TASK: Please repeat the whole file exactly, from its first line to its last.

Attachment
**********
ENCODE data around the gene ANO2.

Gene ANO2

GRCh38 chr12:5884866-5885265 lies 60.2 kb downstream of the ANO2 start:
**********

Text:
ENCODE data around the gene ANO2.

Gene ANO2

GRCh38 chr12:5884866-5885265 lies 60.2 kb downstream of the ANO2 start: